As General Motors works on secondary uses for the Chevrolet Volt battery a recent opportunity came up to nab a Guinness World Record in Canada.
At the Pan American Games in Toronto, from July 17-27, a record 4,739 people pedaled bikes to generate electricity into a Volt’s battery.
The record title: the most number of people generating electricity in one week.
The purpose: participants at the Chevrolet Power of Play exhibit in CIBC Pan Am Park raced family and friends head-to-head on a 1,038 foot competitive marathon slot car track. Participants controlled the speed of the cars and charged the batteries by riding on six stationary bicycles, generating electricity with their own pedal power.
The 4,739 people generated more than 13,000 watt hours over the course of the week. That amount of energy is enough to power a Volt for (just) 37 miles (60 km), but the idea was to draw popular attention to an otherwise serious topic.
“We wanted to use our Power of Play demonstration not only to offer a fun, interactive way for fans to have their own friendly competition, but also to put our technology in the record books,” said Hossein Hassani, Director of Enterprise Marketing for General Motors of Canada. “Power of Play has been an illustration of the potential secondary uses for the batteries in Chevrolet Volt electric vehicles, as well as a means to test how renewable energy sources can generate stored electricity while minimizing environmental impact.”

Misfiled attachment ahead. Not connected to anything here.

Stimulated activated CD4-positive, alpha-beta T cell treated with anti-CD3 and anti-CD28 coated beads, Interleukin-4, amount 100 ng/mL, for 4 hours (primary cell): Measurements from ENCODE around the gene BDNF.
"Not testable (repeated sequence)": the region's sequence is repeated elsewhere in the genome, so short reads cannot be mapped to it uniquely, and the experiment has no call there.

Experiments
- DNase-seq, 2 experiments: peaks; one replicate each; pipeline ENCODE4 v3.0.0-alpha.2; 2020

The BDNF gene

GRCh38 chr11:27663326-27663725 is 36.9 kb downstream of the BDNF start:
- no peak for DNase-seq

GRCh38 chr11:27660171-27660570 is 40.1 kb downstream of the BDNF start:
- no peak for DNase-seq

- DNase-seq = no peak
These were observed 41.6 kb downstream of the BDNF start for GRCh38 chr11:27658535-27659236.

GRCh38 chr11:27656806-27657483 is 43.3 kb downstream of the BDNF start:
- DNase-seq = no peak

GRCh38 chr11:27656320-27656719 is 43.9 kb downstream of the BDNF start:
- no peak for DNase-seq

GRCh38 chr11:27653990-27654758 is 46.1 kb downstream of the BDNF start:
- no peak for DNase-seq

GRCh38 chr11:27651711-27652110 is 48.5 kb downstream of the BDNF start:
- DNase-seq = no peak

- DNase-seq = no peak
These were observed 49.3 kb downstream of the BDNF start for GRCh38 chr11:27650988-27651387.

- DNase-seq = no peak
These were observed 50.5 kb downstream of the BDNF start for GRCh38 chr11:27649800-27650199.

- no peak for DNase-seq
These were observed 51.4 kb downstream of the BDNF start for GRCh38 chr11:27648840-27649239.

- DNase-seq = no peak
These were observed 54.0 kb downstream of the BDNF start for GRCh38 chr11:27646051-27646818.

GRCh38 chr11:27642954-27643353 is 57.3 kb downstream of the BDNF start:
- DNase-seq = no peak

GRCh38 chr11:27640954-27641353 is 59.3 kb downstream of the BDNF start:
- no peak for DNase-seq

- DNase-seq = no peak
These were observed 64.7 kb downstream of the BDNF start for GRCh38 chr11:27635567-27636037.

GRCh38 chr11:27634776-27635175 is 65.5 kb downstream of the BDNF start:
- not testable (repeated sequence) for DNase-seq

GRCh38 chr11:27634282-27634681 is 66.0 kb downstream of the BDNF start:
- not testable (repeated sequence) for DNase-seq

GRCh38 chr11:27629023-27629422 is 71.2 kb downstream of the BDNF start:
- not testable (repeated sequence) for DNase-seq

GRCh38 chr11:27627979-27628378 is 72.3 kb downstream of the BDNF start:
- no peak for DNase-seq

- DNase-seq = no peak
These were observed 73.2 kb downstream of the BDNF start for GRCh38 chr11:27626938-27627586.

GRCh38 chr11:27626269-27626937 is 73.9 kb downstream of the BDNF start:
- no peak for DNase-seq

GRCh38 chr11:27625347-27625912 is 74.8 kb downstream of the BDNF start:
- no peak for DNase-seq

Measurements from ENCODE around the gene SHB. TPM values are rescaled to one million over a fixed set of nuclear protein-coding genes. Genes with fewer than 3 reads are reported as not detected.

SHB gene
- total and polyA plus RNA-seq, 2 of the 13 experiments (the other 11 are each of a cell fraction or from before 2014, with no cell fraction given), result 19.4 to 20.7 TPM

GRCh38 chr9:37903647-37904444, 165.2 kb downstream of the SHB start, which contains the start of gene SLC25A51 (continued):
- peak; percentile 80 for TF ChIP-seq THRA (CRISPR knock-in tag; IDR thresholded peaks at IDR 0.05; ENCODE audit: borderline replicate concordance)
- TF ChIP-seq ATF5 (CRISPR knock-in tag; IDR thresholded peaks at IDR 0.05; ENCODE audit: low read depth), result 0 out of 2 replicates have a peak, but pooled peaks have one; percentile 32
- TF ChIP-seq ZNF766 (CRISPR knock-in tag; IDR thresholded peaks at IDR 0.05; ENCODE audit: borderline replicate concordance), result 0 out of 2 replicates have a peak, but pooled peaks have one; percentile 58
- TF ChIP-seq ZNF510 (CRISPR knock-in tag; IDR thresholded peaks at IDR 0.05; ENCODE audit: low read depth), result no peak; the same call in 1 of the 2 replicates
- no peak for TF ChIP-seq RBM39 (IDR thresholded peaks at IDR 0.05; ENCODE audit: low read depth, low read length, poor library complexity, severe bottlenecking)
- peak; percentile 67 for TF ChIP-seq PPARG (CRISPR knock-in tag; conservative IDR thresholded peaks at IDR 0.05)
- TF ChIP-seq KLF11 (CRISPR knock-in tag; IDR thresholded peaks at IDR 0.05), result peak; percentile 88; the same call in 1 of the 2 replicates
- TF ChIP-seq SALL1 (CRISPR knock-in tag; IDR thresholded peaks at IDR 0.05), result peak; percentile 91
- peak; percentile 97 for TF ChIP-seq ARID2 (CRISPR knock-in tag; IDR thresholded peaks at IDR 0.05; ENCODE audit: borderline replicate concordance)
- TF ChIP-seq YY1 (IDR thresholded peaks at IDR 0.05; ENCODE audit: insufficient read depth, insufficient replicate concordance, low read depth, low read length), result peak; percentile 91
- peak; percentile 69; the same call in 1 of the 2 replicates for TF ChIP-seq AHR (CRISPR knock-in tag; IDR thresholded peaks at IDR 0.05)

We more-often hear of what’s happening in places like the Milford Proving Grounds, but this application of Chevrolet’s secondary use battery technology is part of work taking place at General Motor’s Canadian Engineering Centre in Oshawa.
The Volt batteries used were ones that have exceeded their eight-to-ten-year lifespan on the road – obviously not in a lineral chronological fashion, as the Volt is only 4 years old.
Perhaps these were hammered test batteries? GM of Canada does not say in a statement observing the record.
What is said is even after the end of that lifespan, they have 50 to 70 percent capacity remaining.
“That capacity can be used to provide backup power, peak rate shaving and renewable energy storage for both commercial and non-commercial uses, and it can deliver waste reductions and economic benefits on an industrial scale,” observes the automaker.
Beyond fun applications, GM and others are working on what to do with batteries that are naturally expired from road use. Included in these are energy storage and backup aqppliications.
“Building sustainable modes of transportation is vital to moving to a low-carbon future. We are pleased to see that Chevrolet and GM of Canada are taking a leadership role in developing electric cars and sustainable battery technology through engineering work done right here in Ontario,” said Glen Murray, Minister of the Environment and Climate Change.